# Prove the following identity algebraically

1. Mar 22, 2009

### General_Sax

1. The problem statement, all variables and given/known data

Must be proven algebraically, duh!
2. Relevant equations
trig identities

3. The attempt at a solution

I'm at a loss as what to do next. Any help would be appreciated.

Last edited by a moderator: Apr 24, 2017
2. Mar 22, 2009

### rock.freak667

try using $sin^2x+cos^2x=1$ and substitute for cos2x

3. Mar 22, 2009

### symbolipoint

Another approach, from the lefthand side of the original given equation, do you see that
(csc2x-cot2x)2=the expression originally on the leftside.

Last edited: Mar 22, 2009
4. Mar 22, 2009

### symbolipoint

Yes, again, do as in #3. Then do the substitutions for the meaning of csc and for cot, simplify using algebra steps, and use the identity suggested in post #2. This becomes very uncomplicated.

5. Mar 22, 2009

### General_Sax

$$\frac{2 - cos^2x + 2cos^4x}{2sin^4x} = \frac{1 - cos^2x}{sin^2x}$$

How am I going to get rid of the two on the L.H.S.? I can't just directly cancel it, because of the $$- cos^2x$$ right?

I'm at a loss, even with all this help. So I'm going to show you my next step and maybe you people can tell me what I'm doing wrong.

$$\frac{2 - [cos^2x ( 1 + 2cos^2x )]}{2sin^4x} = \frac{1 - cos^2x}{sin^2x}$$

$$\frac{2 - [cos^2x ( 1 + 2(1 - sin^2x)]}{2sin^4x} = \frac{1 - cos^2x}{sin^2x}$$

$$\frac{2 + cos^2x - (2sin^2xcos^2x)}{2sin^4x} = \frac{1 - cos^2x}{sin^2x}$$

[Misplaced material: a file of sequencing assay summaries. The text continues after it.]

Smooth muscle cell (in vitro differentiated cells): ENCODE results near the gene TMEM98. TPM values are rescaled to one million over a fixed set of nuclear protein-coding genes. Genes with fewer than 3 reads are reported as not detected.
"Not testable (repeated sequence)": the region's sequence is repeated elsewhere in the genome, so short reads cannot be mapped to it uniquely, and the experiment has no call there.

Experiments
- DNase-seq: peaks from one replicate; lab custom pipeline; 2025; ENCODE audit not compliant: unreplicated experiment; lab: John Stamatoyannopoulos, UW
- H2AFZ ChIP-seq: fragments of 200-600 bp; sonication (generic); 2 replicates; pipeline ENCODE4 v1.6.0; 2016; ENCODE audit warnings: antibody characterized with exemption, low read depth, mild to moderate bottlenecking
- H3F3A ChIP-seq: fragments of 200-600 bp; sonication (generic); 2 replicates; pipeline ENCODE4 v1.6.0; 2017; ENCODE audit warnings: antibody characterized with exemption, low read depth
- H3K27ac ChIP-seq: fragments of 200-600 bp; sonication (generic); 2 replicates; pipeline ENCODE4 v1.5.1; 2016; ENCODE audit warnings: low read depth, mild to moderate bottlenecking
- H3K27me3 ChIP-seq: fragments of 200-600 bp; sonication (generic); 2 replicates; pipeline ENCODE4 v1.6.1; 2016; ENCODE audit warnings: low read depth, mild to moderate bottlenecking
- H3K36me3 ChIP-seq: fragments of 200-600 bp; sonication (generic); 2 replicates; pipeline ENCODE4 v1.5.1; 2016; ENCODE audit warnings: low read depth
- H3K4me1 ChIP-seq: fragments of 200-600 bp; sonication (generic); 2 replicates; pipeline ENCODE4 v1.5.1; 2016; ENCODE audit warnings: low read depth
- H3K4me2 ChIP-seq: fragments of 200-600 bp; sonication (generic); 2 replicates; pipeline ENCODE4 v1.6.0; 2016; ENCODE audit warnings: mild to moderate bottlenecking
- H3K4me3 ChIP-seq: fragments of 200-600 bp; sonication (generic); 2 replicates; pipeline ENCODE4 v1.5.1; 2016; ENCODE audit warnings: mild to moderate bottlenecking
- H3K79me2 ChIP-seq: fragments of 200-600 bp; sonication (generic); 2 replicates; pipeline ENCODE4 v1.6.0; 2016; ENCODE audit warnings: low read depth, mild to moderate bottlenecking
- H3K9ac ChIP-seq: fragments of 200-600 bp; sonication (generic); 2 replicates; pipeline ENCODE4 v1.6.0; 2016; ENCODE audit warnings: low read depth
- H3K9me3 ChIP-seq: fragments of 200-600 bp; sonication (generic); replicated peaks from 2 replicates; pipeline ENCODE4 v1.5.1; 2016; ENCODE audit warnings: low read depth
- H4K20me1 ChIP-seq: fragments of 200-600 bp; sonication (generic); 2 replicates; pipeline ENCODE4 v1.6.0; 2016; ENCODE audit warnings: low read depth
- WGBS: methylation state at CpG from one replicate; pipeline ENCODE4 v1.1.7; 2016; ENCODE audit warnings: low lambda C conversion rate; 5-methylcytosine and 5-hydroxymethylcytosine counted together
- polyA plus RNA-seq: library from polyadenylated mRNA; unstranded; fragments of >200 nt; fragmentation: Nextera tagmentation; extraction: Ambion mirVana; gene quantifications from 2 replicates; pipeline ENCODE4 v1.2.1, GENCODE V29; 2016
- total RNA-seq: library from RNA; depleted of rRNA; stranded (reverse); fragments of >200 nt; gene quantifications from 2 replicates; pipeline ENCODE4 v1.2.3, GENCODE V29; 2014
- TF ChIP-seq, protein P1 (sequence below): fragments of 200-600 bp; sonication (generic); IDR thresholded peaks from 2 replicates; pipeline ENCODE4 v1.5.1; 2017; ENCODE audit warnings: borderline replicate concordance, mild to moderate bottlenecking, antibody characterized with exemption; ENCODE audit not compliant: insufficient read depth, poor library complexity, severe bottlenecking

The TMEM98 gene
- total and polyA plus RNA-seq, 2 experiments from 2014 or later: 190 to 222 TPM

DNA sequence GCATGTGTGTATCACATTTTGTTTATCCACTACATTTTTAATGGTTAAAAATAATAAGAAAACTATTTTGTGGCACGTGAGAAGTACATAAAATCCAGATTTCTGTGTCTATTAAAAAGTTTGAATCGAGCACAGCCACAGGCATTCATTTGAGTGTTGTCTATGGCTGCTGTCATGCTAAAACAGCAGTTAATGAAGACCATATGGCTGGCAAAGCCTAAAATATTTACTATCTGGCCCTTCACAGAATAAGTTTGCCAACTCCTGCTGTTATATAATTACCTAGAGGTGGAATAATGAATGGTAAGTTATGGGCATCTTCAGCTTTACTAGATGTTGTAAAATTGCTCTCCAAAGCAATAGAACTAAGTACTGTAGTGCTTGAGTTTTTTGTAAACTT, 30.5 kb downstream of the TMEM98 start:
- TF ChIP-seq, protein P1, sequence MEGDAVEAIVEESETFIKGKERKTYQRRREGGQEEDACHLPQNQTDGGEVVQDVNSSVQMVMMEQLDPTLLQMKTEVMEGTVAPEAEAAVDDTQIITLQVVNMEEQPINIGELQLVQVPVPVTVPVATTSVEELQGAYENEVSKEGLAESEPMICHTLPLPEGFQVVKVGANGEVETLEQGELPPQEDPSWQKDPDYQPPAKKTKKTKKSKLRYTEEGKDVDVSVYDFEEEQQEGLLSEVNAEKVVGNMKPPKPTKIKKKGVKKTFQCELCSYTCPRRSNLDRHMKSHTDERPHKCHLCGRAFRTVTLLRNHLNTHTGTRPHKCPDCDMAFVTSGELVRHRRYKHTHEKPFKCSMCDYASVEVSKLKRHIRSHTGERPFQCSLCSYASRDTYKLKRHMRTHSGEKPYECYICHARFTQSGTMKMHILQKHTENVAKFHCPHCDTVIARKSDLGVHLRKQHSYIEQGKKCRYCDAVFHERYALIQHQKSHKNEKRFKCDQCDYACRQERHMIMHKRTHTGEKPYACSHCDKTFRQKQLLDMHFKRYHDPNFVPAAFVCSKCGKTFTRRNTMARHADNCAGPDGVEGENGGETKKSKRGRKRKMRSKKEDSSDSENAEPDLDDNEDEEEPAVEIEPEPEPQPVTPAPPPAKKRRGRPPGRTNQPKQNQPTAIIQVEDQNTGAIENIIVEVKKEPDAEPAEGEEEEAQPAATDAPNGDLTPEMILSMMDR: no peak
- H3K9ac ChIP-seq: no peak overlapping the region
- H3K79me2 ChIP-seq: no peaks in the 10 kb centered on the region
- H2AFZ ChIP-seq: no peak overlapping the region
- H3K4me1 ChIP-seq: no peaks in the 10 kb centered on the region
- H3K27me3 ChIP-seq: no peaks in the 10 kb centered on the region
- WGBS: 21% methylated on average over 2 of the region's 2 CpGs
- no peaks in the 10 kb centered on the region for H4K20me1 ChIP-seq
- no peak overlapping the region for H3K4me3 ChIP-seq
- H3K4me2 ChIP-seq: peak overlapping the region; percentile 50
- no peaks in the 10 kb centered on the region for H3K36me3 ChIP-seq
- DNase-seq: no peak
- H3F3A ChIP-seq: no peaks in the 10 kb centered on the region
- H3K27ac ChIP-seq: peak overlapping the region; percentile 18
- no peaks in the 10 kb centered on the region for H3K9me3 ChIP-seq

I do this next: I cancel the two coefficients in the denominator and in the bracketed term, then I subtract the exponent from the $$sin^2x$$ in the brackets from the denominator.

I'm left with this:

$$\frac{2 + cos^2x - cos^2x}{sin^2x} = \frac{1 - cos^2x}{sin^2x}$$

which simplifies to:

$$\frac{2}{sin^2x} = \frac{1 - cos^2x}{sin^2x}$$

Where did I go wrong?

6. Mar 22, 2009

### General_Sax

Let me restart from here:

$$\frac{2 - [cos^2x ( 1 + 2(1 - sin^2x)]}{2sin^4x} = \frac{1 - cos^2x}{sin^2x}$$

$$\frac{2 - [cos^2x ( 1 + 2 - 2sin^2x)]}{2sin^4x} = \frac{1 - cos^2x}{sin^2x}$$

$$\frac{2 - [3cos^2x - 2sin^2xcos^2x]}{2sin^4x} = \frac{1 - cos^2x}{sin^2x}$$

$$\frac{2 - 3cos^2x + 2cos^2x}{2sin^2x} = \frac{1 - cos^2x}{sin^2x}$$

In the previous step I subtracted the exponents for sin in the denominator from the numerator. Is this a legal maneuver?

$$\frac{2 - 2cos^2x}{2sin^2x} = \frac{1 - cos^2x}{sin^2x}$$

$$\frac{2(1-cos^2x)}{2sin^2x} = \frac{1 - cos^2x}{sin^2x}$$

$$\frac{1-cos^2x}{sin^2x} = \frac{1 - cos^2x}{sin^2x}$$

Is this correct? Thanks again for the help guys.

Last edited: Mar 22, 2009
7. Mar 22, 2009

### General_Sax

I made in error in writing down my work, it should read:

$$\frac{2 - 3cos^2x + 2cos^2x}{2sin^2x} = \frac{1 - cos^2x}{sin^2x}$$

$$\frac{2 - 2cos^2x}{2sin^2x} = \frac{1 - cos^2x}{sin^2x}$$

$$\frac{2(1-cos^2x)}{2sin^2x} = \frac{1 - cos^2x}{sin^2x}$$

$$\frac{1-cos^2x}{sin^2x} = \frac{1 - cos^2x}{sin^2x}$$

8. Mar 22, 2009

### Chaos2009

I would like to point out an error you made very early on.

You started with:
$$csc^{4}x - 2*csc^{2}x*cot^{2}x + cot^{4}x = 1$$

And somehow got to:
$$\frac{1}{sin^{4}x} - \frac{cos^{2}x}{2*sin^4{x}} + \frac{cos^{4}x}{sin^{4}x} = 1$$

How did your coefficient of the second term flip from the numerator to the denominator? It should read:
$$\frac{1}{sin^{4}x} - \frac{2*cos^{2}x}{sin^4{x}} + \frac{cos^{4}x}{sin^{4}x} = 1$$

From there it is pretty straightforward. Add the terms together, factor the top, then use the Pythagorean trig identities to reduce it to 1.

9. Mar 22, 2009

### General_Sax

Thanks for the constructive criticism.